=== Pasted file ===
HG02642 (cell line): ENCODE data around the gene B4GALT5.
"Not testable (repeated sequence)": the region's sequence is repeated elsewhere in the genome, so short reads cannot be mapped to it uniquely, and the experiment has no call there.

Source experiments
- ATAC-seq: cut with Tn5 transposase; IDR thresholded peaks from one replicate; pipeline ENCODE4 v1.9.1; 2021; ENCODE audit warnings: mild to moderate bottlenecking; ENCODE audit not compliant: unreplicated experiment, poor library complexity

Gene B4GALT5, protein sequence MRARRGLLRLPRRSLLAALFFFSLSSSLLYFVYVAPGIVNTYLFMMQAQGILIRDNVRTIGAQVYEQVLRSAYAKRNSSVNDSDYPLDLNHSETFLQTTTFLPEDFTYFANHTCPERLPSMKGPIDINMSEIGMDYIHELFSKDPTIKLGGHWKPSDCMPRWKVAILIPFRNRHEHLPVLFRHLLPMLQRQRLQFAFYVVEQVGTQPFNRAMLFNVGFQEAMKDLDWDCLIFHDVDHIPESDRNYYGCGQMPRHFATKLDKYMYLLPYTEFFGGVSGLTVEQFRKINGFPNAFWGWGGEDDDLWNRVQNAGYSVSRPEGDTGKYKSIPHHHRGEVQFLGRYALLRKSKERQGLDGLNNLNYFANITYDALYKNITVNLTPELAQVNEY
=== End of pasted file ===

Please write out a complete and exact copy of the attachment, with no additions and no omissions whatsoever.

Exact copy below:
HG02642 (cell line): ENCODE data around the gene B4GALT5.
"Not testable (repeated sequence)": the region's sequence is repeated elsewhere in the genome, so short reads cannot be mapped to it uniquely, and the experiment has no call there.

Source experiments
- ATAC-seq: cut with Tn5 transposase; IDR thresholded peaks from one replicate; pipeline ENCODE4 v1.9.1; 2021; ENCODE audit warnings: mild to moderate bottlenecking; ENCODE audit not compliant: unreplicated experiment, poor library complexity

Gene B4GALT5, protein sequence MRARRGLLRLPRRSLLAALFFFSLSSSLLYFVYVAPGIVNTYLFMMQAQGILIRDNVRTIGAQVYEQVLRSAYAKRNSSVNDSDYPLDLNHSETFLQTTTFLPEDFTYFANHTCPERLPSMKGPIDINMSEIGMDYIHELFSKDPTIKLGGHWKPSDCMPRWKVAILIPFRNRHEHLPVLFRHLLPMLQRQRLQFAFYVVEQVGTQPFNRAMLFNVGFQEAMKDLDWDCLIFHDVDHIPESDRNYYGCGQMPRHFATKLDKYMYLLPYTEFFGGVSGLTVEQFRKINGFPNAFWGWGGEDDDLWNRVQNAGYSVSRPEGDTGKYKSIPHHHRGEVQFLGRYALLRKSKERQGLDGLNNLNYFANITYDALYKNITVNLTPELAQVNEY